In September 2013, Plymouth Rock Assurance, a New Jersey auto insurance company, released the results of a NJ distracted driving study it conducted earlier this year. Through an online survey, the study polled 1,000 NJ drivers between the ages of 17 and 25 who operate a vehicle at least once a week. *Source: http://www.insurancejournal.com/news/east/2013/09/04/303986.htm (N.J. Survey: Over 60% of Young Drivers Say They’ve Texted While Driving)
The study found the following:
- 61% of drivers acknowledged having sent text messages while driving;
- 73% of drivers have seen a friend texting while driving; and
- 70% of drivers have seen a friend using a phone without hands-free technology while driving.
Perhaps the most alarming finding is that young drivers who admitted to texting while driving in NJ also knew about the dangers of distracted driving and believe that it is one of the biggest safety problems on NJ roads and highways.
Another disturbing finding is that 25% of young drivers have seen one of their parents texting while driving, and 57% have seen one of their parents talking on their cell phone while driving.
New Jersey Drivers Continue to Text or Talk on a Cell Phone While Driving
Reports of distracted driving accidents, whether it involves talking or texting, are on the news almost every day. Cell phone companies and car insurance companies use television commercials to show the devastating effects distracted driving accidents have on drivers and their families. If drivers know about the dangers and consequences of texting while driving or other distracted driving, the question is why they still do it.
The answer may be because they don’t think it will happen to them. Drivers who text while driving for the first time without incident may develop a false sense of security that they can do it with no problem. They often text and drive again more times without incident. After several times, they may believe that they are good at multi-tasking and believe that they will not cause auto accidents at all. It may become a habit for them after doing it so many times.
What drivers must realize is that a misguided opinion of texting abilities while driving is not the reason car accidents have not happened to them. They just have been very lucky. Most distracted drivers who cause accidents often say after the accidents that they cannot believe it happened to them.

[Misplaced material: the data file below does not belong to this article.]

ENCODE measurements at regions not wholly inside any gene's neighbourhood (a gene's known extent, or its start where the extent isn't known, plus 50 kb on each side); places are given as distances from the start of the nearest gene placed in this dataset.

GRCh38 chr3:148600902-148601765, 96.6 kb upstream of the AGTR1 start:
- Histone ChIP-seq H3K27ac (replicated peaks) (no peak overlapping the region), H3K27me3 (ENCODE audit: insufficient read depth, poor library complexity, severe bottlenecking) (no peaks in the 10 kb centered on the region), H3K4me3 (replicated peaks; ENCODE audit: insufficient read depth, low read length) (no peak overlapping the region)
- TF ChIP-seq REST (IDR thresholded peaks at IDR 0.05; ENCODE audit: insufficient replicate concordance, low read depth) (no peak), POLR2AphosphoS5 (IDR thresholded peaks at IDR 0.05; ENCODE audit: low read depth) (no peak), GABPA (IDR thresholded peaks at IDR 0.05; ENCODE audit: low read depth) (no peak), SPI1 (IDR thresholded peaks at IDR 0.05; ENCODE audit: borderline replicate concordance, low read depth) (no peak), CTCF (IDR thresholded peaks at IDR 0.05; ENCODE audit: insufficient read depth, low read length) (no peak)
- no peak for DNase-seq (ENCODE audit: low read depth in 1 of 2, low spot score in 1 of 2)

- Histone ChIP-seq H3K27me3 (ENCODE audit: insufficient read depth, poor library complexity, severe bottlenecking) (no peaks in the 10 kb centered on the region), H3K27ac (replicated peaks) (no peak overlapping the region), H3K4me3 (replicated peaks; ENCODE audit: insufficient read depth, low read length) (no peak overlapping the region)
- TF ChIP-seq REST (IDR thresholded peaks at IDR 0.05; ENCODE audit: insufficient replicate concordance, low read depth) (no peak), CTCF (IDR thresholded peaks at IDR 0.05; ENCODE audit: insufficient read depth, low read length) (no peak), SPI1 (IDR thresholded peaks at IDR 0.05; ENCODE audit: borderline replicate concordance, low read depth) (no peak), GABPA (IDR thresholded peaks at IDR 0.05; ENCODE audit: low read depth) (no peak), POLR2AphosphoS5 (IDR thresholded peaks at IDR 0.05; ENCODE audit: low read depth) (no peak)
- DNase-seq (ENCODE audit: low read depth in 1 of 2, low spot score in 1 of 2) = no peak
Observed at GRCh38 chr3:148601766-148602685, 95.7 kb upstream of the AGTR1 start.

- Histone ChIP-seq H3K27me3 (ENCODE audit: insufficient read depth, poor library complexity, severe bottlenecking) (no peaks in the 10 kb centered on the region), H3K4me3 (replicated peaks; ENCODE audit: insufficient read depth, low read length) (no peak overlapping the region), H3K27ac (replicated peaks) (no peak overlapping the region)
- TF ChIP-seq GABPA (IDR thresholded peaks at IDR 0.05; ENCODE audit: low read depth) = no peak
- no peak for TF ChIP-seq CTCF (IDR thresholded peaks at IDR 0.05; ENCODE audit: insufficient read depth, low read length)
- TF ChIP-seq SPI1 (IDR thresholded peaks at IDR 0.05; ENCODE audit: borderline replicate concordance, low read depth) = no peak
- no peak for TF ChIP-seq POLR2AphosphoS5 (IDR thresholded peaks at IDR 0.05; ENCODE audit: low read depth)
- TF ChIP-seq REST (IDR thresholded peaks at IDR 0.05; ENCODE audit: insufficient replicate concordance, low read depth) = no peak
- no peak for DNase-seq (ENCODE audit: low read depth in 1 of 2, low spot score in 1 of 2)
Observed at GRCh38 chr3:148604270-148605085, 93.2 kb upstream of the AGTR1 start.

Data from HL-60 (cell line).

Injured victims of NJ car accidents caused by cell phone use/distracted driving can suffer serious injuries, such as fractured bones throughout the body or permanent head and brain injuries. These injuries significantly impact the injured victims’ lives. Victims may no longer be able to work or provide financial stability for their families.
New Jersey’s New Distracted Driving Law
Drivers have to stop texting while driving and/or talking on the phone while driving on New Jersey roadways. Distracted driving accidents are completely avoidable. Perhaps New Jersey’s new distracted driving law, which will go into effect next summer, will help stop distracted driving accidents. The law makes distracted driving a primary offense and significantly increases the current fines for violators. See NJ Cell Phone Use & Car Accident Law: NJ Gets Tougher on Distracted Driving – By A NJ Car Accident Lawyer
Related NJ Car Accident Legal Articles
- Injured in a NJ Car Accident? – The Basics of Medical Benefit (PIP) Claims
- New Jersey Car Truck Accidents – What Can You Recover?
HELP AFTER A NJ CAR ACCIDENT. FREE CONSULTATIONS. 800.281.8695
Philip Ciprietti has been helping injured victims for over 35 years and has helped many car, bus and truck accident victims in NJ. If you were injured in a car, truck or bus accident on the NJ Turnpike, AC Expressway or other New Jersey highways, feel free to contact Phil T. Ciprietti, Esquire for a free initial consultation. 800.281.8695
*Disclaimer: Every case is unique and you should not take any action or make decisions in your case without speaking to a qualified car and truck accident lawyer in New Jersey. This website page does not provide legal advice or create an attorney-client relationship. Use of the contact form on this website or emailing Mr. Ciprietti does not create any attorney-client relationship. In addition, confidential information should not be sent through the contact form.